June 22, 2024

Brighton Journal

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A simple change in the rules could make the Monaco GP exciting again

A simple change in the rules could make the Monaco GP exciting again

With Formula 1 machines becoming larger and heavier than ever before, it is clear that the cars have surpassed the famous street cars in terms of the ability to deliver exciting wheel-to-wheel action.

Sometimes there have been calls that it is the design that needs to be changed to try and open up a suitable overtaking opportunity somewhere.

Ideas ranged from the possibility of modifying the Nouvelle Chicane (could it be made wider and more visible, so that it became a transient space?) to actually creating some new angles.

One idea that has been talked about often is for cars to turn left at Portiers, and travel the roads along the beach there for a bit before returning to a much longer straight (and DRS zone) to the turn.

When asked about the possibility of modifications to the track, Red Bull team principal Christian Horner said: “Monaco is continuing to reclaim land, so I think it is something that we collectively and for Formula 1 have to look at because it is a great place.

View of the circle and surrounding buildings

Photography: Mark Sutton / Motorsport pictures

“There’s a lot of history here but it’s all evolving. I think the cars are so big now. If you compare them to the cars of 10 years ago, they’re almost twice the size, so it’s something we need to look at collectively – as a sport with promoters – “How can we provide the opportunity to overtake?”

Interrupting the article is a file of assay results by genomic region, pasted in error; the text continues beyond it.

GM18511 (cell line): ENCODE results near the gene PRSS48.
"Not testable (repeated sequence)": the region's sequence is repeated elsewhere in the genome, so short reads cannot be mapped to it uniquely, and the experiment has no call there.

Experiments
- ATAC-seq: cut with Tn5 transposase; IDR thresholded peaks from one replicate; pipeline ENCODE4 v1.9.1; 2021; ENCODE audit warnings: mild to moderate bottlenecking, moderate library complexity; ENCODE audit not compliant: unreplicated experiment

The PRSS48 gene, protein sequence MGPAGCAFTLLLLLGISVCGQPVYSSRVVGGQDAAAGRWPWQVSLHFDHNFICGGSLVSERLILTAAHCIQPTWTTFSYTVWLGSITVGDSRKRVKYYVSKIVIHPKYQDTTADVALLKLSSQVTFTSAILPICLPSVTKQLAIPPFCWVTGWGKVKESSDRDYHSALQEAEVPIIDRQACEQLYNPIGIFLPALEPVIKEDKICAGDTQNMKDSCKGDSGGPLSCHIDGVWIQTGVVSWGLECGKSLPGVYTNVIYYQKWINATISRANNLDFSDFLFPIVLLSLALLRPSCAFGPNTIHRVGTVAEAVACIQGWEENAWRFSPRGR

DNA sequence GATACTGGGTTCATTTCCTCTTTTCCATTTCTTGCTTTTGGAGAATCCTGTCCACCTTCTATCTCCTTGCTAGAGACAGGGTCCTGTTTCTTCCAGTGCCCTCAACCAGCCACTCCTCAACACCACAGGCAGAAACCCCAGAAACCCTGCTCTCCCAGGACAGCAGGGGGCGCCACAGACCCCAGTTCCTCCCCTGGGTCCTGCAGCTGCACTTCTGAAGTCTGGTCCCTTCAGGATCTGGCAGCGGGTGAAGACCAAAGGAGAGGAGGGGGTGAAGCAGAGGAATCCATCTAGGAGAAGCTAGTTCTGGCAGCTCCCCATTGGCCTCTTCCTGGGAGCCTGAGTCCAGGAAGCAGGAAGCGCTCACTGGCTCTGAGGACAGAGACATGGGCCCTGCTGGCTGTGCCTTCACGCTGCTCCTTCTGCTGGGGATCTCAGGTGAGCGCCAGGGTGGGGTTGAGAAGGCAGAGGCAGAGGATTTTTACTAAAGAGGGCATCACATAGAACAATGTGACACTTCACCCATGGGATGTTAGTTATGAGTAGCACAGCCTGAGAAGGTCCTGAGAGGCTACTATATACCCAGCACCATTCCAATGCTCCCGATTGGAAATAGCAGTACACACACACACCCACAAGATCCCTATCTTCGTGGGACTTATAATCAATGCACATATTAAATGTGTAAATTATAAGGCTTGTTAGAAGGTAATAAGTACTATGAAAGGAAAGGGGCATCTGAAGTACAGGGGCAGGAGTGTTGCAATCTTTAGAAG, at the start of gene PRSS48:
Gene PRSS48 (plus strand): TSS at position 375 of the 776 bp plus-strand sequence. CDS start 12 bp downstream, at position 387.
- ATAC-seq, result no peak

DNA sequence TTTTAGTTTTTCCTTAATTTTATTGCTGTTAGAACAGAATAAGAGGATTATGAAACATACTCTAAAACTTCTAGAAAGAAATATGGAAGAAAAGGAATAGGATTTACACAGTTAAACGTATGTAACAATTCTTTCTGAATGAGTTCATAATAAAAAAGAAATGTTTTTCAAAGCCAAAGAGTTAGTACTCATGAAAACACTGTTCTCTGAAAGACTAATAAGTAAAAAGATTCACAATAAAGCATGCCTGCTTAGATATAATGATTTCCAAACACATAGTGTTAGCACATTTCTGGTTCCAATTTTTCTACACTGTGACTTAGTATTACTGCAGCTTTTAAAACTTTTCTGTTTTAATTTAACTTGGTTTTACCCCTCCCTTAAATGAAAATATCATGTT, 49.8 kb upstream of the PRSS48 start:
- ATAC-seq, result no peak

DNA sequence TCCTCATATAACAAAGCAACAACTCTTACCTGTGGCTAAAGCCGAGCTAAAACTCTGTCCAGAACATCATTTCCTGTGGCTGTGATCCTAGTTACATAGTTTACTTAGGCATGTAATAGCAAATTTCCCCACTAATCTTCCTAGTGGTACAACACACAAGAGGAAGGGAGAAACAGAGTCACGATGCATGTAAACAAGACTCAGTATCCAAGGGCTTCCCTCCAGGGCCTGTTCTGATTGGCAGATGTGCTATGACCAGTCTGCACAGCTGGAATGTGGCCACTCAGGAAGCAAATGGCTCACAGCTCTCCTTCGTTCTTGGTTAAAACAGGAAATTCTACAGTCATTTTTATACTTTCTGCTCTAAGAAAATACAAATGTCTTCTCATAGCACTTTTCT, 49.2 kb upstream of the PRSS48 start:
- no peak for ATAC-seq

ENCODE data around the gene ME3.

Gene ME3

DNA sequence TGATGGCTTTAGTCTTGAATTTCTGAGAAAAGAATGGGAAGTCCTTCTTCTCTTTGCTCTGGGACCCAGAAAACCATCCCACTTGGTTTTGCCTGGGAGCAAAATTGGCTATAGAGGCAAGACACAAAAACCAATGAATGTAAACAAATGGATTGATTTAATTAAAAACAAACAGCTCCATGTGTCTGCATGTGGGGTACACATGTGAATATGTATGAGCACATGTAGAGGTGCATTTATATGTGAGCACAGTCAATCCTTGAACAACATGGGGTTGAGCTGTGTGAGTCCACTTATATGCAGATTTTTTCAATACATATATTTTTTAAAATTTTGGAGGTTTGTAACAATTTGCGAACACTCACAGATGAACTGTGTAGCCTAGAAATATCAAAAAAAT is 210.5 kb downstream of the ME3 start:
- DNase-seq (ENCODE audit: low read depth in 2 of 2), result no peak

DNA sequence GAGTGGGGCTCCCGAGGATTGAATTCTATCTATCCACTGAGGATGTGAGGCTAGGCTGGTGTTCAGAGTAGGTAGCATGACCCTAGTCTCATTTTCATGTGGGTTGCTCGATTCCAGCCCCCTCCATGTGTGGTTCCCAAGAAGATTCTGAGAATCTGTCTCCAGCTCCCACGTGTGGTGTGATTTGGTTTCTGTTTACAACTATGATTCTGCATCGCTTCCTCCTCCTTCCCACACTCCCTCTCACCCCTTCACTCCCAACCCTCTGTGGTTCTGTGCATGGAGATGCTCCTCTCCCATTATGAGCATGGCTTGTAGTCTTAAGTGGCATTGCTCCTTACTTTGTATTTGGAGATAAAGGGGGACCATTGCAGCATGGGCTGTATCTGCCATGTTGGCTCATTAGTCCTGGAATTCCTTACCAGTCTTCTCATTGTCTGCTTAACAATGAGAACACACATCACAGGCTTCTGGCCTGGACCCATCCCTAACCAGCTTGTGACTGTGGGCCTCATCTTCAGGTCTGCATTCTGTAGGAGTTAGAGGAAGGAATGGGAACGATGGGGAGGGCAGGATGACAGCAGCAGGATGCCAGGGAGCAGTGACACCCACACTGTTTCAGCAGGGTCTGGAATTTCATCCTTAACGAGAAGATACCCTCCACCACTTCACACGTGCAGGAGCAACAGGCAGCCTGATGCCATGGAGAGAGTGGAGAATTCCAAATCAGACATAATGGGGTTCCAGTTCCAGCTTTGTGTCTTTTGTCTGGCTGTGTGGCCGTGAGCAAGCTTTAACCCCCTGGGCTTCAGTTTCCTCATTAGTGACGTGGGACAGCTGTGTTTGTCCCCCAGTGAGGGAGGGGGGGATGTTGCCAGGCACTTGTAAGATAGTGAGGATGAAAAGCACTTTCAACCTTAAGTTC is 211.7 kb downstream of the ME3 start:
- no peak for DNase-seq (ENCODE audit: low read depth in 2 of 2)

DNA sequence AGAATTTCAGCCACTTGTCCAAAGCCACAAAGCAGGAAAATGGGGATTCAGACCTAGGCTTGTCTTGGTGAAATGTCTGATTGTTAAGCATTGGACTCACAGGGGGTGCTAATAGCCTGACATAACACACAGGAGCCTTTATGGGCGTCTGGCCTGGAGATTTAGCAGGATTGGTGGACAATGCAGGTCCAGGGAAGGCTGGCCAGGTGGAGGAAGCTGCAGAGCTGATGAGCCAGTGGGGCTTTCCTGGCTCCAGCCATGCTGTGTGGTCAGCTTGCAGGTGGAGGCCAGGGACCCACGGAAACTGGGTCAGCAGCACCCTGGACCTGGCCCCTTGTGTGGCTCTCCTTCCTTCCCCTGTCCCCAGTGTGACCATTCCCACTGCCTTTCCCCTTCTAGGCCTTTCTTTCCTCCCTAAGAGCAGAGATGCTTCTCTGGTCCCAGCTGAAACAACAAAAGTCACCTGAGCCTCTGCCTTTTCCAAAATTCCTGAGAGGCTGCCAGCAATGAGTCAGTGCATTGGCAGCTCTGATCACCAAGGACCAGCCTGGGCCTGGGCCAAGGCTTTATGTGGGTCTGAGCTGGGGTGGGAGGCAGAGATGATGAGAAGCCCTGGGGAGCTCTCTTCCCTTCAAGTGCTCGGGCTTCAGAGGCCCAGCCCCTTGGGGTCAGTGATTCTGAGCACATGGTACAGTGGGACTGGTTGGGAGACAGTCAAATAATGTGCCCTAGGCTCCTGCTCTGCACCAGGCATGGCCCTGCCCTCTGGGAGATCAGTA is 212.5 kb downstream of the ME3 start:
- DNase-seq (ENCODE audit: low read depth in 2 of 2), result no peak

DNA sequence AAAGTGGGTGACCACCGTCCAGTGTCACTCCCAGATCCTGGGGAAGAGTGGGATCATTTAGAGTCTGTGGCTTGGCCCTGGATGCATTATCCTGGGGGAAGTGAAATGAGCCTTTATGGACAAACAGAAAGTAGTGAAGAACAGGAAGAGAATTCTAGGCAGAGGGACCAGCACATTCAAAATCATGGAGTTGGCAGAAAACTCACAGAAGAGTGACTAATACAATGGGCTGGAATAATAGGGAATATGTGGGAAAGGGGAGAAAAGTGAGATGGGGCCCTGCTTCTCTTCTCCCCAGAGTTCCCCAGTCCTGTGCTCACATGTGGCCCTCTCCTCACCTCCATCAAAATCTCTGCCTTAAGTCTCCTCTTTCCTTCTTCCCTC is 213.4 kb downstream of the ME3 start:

However, making a radical change by creating extra turns would not only be very expensive, but would also not guarantee that the race would be better.

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Overtaking is difficult in modern Formula 1, and there are plenty of venues – just look at Imola the week before – where overtaking places are very limited.

This year’s Monaco GP was particularly processional due to the circumstances surrounding the red flag on the first lap.

It effectively turned the race into non-stop tire management, where the name of the game was to go as slowly as possible to avoid the need to change rubber.

As George Russell, who ran very fast, admitted, there was nothing to gain by going faster because all he was risking was problems later in the race.

George Russell, Mercedes F1 W15

George Russell, Mercedes F1 W15

Photography: Zach Mauger / Motorsport pictures

Monaco is not the only one suffering from tire strategy conditions that hamper the potential for excitement. Formula 1 has suffered several times in the recent past when an early safety car forces a first pit stop long before teams want it, and the race then turns into extreme management until everyone makes it to the end – which is not very exciting.

As Formula 1 has well recognised, the key to delivering good racing and overtaking is ensuring the performance difference between the cars in the different stages of the Grand Prix – and the best way to do this is with tire strategy.

Monaco has always guaranteed itself to be a one-stop-shop because the low power demands of the track mean that the existing tires can last for the entire race and undercutting is largely ineffective.